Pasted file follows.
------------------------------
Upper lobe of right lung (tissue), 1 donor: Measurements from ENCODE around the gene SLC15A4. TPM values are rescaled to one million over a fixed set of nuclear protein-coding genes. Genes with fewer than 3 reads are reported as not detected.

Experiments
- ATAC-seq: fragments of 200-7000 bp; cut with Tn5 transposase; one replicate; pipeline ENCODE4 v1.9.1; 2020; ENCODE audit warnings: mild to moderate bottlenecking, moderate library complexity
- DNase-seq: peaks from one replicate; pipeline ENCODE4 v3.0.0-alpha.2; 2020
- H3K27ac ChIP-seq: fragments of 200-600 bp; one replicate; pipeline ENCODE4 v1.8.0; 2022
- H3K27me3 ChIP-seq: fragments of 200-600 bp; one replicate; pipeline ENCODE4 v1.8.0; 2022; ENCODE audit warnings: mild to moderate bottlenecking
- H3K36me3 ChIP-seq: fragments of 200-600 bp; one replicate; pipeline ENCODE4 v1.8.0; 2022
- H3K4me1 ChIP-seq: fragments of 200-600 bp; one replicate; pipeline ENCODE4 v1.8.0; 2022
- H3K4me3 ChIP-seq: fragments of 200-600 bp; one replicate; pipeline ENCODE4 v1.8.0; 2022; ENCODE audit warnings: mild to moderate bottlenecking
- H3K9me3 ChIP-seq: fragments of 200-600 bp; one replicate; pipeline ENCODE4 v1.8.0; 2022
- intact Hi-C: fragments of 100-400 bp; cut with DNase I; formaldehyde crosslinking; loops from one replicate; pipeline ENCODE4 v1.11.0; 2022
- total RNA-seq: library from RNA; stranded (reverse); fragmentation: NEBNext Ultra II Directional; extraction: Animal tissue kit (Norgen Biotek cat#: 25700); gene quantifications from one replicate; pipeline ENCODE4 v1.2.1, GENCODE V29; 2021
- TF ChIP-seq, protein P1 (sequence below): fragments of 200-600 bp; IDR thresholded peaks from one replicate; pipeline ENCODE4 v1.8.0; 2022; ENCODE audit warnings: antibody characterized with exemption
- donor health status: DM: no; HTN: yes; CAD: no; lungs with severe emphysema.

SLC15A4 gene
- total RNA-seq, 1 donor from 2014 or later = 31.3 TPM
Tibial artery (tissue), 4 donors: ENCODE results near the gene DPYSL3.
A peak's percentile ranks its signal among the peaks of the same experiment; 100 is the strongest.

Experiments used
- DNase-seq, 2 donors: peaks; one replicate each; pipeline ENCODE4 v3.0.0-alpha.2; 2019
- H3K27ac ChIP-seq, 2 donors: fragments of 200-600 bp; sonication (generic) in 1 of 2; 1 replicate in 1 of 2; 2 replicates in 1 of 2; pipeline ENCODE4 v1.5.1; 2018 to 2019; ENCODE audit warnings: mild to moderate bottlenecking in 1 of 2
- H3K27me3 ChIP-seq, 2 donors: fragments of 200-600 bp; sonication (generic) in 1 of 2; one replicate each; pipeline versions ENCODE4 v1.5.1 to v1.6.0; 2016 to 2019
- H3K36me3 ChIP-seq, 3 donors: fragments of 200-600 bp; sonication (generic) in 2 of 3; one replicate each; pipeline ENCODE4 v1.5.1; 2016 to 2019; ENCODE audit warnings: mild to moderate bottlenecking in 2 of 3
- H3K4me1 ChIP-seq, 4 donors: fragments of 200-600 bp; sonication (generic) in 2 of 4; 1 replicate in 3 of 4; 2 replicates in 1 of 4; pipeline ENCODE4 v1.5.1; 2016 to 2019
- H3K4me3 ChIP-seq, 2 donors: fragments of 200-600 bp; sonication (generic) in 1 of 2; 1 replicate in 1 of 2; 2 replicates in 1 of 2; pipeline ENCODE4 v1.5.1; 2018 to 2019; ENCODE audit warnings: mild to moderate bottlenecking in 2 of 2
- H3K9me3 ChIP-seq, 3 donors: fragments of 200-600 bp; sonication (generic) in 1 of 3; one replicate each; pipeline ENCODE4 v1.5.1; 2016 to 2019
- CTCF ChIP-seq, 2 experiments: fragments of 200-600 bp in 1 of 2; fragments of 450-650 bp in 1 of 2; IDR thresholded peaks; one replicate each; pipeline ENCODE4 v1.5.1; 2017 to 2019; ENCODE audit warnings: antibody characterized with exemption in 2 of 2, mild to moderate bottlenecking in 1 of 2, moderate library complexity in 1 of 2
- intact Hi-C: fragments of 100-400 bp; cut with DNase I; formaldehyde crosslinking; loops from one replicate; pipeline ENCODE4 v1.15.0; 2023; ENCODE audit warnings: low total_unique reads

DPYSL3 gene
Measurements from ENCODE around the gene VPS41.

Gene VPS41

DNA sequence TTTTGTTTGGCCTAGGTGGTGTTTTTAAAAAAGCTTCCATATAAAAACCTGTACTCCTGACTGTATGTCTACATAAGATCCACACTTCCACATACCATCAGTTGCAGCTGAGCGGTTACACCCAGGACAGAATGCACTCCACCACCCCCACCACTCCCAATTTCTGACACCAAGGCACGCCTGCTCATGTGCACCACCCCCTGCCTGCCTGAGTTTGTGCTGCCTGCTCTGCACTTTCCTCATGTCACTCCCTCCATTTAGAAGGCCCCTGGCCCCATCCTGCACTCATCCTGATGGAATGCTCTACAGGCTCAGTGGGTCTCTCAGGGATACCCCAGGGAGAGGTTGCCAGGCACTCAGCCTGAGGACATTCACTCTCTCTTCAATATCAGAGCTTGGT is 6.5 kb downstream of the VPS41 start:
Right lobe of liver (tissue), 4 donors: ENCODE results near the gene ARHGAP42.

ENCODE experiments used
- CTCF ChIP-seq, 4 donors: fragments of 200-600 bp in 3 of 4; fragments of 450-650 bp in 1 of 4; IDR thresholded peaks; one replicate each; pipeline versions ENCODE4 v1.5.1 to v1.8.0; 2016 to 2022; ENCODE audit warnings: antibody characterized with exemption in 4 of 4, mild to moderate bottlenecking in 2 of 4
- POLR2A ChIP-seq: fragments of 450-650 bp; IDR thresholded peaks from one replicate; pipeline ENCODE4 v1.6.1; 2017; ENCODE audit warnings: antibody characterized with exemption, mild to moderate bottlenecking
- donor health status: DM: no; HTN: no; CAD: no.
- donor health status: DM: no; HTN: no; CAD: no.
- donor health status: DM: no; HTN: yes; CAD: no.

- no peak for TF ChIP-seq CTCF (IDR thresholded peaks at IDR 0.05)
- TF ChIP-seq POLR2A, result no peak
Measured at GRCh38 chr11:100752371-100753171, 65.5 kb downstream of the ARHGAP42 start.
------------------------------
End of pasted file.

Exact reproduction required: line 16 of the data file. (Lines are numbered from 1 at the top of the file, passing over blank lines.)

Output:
- total RNA-seq, 1 donor from 2014 or later = 31.3 TPM